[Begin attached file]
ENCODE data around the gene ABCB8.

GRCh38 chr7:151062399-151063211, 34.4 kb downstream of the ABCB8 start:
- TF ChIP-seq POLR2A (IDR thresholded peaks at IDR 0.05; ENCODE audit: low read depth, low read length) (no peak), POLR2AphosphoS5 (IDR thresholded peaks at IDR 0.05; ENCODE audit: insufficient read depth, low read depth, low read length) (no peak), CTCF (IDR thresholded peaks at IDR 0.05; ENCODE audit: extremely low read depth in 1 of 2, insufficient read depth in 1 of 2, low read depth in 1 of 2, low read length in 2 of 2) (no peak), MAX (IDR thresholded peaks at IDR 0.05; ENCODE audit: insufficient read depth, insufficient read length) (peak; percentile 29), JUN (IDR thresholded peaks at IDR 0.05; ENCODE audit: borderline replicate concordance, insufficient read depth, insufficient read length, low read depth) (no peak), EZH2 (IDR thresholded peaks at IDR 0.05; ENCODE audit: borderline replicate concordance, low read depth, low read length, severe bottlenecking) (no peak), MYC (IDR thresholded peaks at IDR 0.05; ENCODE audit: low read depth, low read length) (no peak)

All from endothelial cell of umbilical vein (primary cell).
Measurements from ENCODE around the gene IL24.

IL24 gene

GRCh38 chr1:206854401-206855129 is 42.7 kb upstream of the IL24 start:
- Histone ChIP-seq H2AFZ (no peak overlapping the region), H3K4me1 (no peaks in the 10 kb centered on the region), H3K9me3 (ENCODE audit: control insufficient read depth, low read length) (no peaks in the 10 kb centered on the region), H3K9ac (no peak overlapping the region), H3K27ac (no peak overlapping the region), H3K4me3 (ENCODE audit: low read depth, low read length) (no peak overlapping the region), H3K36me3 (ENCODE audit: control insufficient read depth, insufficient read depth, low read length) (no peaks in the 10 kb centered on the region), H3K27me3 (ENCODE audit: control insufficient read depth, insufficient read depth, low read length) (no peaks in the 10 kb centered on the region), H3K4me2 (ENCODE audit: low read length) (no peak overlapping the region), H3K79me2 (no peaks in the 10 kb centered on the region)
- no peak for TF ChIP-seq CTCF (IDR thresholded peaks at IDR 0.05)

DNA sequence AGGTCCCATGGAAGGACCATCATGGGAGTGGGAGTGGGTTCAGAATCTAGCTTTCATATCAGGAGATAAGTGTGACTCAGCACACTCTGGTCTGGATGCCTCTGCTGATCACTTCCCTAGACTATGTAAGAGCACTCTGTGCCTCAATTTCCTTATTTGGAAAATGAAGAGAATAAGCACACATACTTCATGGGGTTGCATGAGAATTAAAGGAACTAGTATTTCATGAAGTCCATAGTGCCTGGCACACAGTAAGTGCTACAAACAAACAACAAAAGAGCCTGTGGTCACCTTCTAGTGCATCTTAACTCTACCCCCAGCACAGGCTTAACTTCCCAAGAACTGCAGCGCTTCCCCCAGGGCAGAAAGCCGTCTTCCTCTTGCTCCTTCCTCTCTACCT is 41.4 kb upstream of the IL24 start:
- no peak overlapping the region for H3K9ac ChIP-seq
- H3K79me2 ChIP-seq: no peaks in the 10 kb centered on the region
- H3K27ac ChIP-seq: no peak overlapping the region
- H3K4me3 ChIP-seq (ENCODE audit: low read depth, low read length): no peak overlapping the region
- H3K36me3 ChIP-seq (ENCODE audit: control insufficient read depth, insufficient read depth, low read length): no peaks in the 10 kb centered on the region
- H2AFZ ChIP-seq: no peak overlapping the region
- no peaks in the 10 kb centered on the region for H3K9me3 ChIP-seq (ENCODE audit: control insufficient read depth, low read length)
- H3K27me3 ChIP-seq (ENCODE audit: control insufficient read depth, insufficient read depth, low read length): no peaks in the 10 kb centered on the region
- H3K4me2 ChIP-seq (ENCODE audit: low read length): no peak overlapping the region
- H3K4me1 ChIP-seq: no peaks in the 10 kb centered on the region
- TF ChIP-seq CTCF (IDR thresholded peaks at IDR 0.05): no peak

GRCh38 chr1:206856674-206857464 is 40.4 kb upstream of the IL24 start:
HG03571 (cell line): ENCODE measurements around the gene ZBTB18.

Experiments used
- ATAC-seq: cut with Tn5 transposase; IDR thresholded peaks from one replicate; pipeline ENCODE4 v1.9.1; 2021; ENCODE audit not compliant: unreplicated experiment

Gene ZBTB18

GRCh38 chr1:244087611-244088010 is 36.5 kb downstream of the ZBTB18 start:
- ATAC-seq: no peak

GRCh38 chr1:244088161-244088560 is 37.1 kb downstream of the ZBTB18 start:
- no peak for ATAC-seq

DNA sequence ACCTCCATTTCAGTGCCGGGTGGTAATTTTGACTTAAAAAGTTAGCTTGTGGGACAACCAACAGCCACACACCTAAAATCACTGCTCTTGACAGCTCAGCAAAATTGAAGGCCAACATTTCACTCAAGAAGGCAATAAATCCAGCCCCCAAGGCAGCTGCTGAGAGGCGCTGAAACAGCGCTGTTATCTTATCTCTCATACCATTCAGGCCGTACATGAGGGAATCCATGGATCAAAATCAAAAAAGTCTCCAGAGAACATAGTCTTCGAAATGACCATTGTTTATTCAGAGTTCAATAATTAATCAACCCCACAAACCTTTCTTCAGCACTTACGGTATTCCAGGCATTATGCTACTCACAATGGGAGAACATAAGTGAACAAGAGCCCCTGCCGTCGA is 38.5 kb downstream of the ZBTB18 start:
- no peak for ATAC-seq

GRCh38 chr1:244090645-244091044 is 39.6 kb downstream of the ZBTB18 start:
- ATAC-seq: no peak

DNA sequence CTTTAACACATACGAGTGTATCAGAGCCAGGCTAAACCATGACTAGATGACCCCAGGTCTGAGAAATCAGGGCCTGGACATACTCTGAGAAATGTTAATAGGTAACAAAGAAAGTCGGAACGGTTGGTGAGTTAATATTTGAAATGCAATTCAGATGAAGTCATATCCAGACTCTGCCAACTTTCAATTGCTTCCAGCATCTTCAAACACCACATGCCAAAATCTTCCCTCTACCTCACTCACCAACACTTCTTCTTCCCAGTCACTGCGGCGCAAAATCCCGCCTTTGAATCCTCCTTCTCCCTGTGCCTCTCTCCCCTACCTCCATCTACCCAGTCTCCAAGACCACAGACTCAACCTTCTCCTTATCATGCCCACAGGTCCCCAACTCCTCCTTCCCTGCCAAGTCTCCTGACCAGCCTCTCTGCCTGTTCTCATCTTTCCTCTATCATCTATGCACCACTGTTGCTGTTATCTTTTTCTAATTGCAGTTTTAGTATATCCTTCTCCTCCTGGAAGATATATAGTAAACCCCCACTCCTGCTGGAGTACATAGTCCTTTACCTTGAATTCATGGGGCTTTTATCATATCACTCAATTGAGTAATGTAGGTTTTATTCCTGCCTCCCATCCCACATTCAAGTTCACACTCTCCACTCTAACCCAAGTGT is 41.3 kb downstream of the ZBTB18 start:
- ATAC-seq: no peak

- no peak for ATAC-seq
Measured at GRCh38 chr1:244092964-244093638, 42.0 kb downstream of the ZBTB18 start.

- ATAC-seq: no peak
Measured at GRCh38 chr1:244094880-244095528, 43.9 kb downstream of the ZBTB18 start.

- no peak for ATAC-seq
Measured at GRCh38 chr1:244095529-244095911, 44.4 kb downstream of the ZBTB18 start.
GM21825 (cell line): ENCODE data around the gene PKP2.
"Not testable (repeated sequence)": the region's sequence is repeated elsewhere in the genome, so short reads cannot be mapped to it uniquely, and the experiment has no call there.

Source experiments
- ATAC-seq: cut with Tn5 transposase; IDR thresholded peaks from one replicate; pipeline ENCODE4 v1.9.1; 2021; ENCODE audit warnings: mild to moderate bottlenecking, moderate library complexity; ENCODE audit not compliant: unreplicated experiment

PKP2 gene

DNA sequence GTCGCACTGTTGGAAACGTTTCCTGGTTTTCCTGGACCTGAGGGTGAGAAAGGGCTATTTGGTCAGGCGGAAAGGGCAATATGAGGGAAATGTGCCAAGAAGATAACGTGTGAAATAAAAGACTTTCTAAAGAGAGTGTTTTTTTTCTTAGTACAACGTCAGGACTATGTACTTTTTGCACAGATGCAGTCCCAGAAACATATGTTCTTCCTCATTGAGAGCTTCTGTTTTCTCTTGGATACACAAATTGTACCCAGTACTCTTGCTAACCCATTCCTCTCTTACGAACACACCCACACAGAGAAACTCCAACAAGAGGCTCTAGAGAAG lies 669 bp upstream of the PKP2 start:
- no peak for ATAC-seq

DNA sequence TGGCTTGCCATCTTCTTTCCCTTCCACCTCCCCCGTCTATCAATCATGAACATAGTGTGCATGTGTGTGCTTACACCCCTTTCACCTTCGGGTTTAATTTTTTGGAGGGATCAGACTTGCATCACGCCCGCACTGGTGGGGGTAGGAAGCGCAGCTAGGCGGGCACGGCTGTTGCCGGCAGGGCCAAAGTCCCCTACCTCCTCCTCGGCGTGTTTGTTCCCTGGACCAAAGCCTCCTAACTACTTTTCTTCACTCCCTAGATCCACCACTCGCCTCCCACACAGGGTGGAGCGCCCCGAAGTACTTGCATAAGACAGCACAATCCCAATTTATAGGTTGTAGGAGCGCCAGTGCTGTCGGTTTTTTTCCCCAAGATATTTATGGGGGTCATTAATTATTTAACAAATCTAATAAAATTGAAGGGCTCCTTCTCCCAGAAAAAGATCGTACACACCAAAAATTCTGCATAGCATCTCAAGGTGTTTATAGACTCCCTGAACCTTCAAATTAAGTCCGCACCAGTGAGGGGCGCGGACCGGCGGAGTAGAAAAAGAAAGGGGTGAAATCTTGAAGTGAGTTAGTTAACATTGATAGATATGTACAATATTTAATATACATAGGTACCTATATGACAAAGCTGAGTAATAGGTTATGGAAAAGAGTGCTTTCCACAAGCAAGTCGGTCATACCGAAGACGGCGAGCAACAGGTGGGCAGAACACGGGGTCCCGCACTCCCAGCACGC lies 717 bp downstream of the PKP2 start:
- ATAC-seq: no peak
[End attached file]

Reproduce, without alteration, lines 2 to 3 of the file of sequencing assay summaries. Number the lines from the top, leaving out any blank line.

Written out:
GRCh38 chr7:151062399-151063211, 34.4 kb downstream of the ABCB8 start:
- TF ChIP-seq POLR2A (IDR thresholded peaks at IDR 0.05; ENCODE audit: low read depth, low read length) (no peak), POLR2AphosphoS5 (IDR thresholded peaks at IDR 0.05; ENCODE audit: insufficient read depth, low read depth, low read length) (no peak), CTCF (IDR thresholded peaks at IDR 0.05; ENCODE audit: extremely low read depth in 1 of 2, insufficient read depth in 1 of 2, low read depth in 1 of 2, low read length in 2 of 2) (no peak), MAX (IDR thresholded peaks at IDR 0.05; ENCODE audit: insufficient read depth, insufficient read length) (peak; percentile 29), JUN (IDR thresholded peaks at IDR 0.05; ENCODE audit: borderline replicate concordance, insufficient read depth, insufficient read length, low read depth) (no peak), EZH2 (IDR thresholded peaks at IDR 0.05; ENCODE audit: borderline replicate concordance, low read depth, low read length, severe bottlenecking) (no peak), MYC (IDR thresholded peaks at IDR 0.05; ENCODE audit: low read depth, low read length) (no peak)